[Federal Register: April 25, 2000 (Volume 65, Number 80)]
[Proposed Rules]               
[Page 24171-24173]
From the Federal Register Online via GPO Access [wais.access.gpo.gov]



Fish and Wildlife Service

50 CFR Part 17

Endangered and Threatened Wildlife and Plants; 90-day Finding on 
Petition To List the Tibetan Antelope as Endangered Throughout Its 

AGENCY: Fish and Wildlife Service, Interior.

ACTION: Notice of 90-day petition finding.


SUMMARY: We, the U.S. Fish and Wildlife Service (Service), announce the 
90-day finding that a petition to list the Tibetan antelope (Pantholops 
hodgsonii) as endangered throughout its range has presented substantial 
information indicating that the action may be warranted. A status 
review of the species is initiated.

DATES: This finding was made on April 14, 2000. Comments and 
information may be submitted until June 26, 2000.

ADDRESSES: Submit comments, information, and questions to the Chief, 
Office of Scientific Authority; Mail Stop: Room 750, Arlington Square; 
U.S. Fish and Wildlife Service; Washington,

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D.C. 20240 (Fax number: 703-358-2276; E-mail address: r9osa@fws.gov). 
Address express and messenger-delivered mail to the Office of 
Scientific Authority; Room 750, 4401 North Fairfax Drive; Arlington, 
Virginia 22203. You may inspect the petition finding, supporting data, 
and comments received, by appointment, from 8:00 a.m. to 4:00 p.m., 
Monday through Friday, at the Arlington, Virginia, address.

Scientific Authority, at the above address (Telephone number: 703-358-
1708; E-mail address: r9osa@fws.gov).



    Section 4(b)(3)(A) of the Endangered Species Act (Act) of 1973 as 
amended (16 U.S.C. 1531 et seq.), requires us to make a finding on 
whether a petition to list, delist, or reclassify a species presents 
substantial information indicating that the requested action may be 
warranted. To the maximum extent practicable, we make this finding 
within 90 days following receipt of the petition, and we promptly 
publish a notice in the Federal Register. If the finding is positive, 
section 4(b)(3)(A) of the Act also requires us to commence a status 
review of the species. We now announce a 90-day finding on a recently 
received petition.
    On October 6, 1999, the Service received a petition from the 
Wildlife Conservation Society (Joshua R. Ginsberg, Ph.D., Director, 
Asia Program, and George B. Schaller, Ph.D., Director of Science) and 
the Tibetan Plateau Project of Earth Island Institute (Mr. Justin Lowe, 
Director) requesting that the Tibetan antelope be listed as endangered 
throughout its entire range. Dr. Schaller is considered to be the 
world's leading expert on the Tibetan antelope. The Tibetan antelope is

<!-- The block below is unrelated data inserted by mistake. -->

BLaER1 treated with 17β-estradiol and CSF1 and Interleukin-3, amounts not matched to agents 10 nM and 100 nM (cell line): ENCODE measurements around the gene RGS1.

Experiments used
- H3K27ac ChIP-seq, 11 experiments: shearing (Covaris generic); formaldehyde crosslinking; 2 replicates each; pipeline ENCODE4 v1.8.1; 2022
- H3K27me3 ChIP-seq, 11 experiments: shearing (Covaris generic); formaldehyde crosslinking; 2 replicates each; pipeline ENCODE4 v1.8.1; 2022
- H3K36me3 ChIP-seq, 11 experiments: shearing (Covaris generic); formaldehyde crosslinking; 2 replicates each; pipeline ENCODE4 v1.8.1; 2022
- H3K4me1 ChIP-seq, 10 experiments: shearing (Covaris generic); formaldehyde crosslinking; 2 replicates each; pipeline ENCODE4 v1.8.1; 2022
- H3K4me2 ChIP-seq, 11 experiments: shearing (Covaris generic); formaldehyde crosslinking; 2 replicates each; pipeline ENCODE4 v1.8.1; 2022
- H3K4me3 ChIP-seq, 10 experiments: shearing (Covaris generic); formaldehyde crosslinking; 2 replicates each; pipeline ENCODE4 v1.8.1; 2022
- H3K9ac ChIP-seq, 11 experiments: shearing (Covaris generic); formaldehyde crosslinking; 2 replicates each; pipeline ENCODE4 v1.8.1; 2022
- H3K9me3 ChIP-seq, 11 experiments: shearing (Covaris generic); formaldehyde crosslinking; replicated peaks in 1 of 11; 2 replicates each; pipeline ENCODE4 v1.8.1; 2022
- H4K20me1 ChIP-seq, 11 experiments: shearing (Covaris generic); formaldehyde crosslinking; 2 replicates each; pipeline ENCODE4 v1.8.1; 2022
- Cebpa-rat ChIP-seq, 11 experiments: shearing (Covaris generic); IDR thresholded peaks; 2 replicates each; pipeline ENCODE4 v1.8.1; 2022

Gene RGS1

also known by its Tibetan name ``chiru.'' These two common names will 
be used interchangeably in this document.
    The Tibetan antelope (Pantholops hodgsonii; sensu Wilson and Reeder 
1993) is a medium-sized bovid endemic to the Tibetan Plateau in China 
(Tibet Autonomous Region (TAR), Xinjiang/Uygur Autonomous Region, and 
Qinghai Province) and small portions of India (Ladakh) and western 
Nepal (although no evidence exists that the species still occurs in 
Nepal). Adult males are characterized by long, slender, antelope-like 
black horns. Although the Tibetan antelope has been placed in the 
subfamily Antilopinae, recent morphological and molecular research 
indicate that the species is most closely allied to the goats and other 
members of the subfamily Caprinae (Gentry 1992, Gatesy et al. 1992; 
both cited in Ginsberg et al. 1999). The species is uniquely adapted to 
the high elevation and cold, dry climate of the Tibetan Plateau 
(Schaller 1998). The sexes segregate almost completely during the 
spring and early summer (May and June), when adult females and their 
female young migrate north to certain calving grounds and return south 
by late July or early August, covering distances as long as 300 
kilometers (186 miles) each way (Schaller 1998). Seasonal migrations by 
chiru constitute a critical aspect of the species' ecology and help 
define the ecosystem as a whole.
    There are no accurate estimates of Tibetan antelope numbers in the 
past, although the few early western explorers who ventured onto the 
Tibetan Plateau noted the presence of large herds in many areas 
(Bonvalot 1892, Deasy 1901, Hedin 1903, Hedin 1922, Rawling 1905, and 
Wellby 1898; all cited in Schaller 1998). Schaller (1999) suggested 
that upwards of 1 million Tibetan antelope roamed the Tibetan Plateau 
as recently as 40-50 years ago. Historical population estimates of 
500,000 to 1 million appear to be reasonable based on the limited 
information available.
    Although data on the current population dynamics of chiru are 
fragmentary and preliminary (Schaller 1998), it is clear that the total 
population has declined drastically in the past 30 years and is 
continuing to decline. Schaller (1998) estimated that the total 
population in the mid-1990's may have been as low as 65,000-75,000 
individuals. If one assumes that the historical population of chiru was 
500,000 individuals, the mid-1990's estimate represents a population 
decline of 85 percent. Although overall mortality rates are not known, 
poaching mortality has been estimated to be as high as 20,000 
individuals per year (SFA 1998). Annual recruitment of young has been 
estimated at around 12 percent, although recruitment failures have been 
documented in certain areas as a result of bad winter weather (Schaller 
1998). If one assumes that the total current population of chiru is 
75,000 individuals and that the population is currently declining at a 
rate of 1,000-3,000 individuals per year, then barring any changes, the 
species is likely to go functionally extinct within the next 25 to 75 
years. The species' role as the dominant, native, grazing herbivore of 
the Tibetan Plateau ecosystem has already been diminished, and its 
influence on ecosystem structure and function would likely be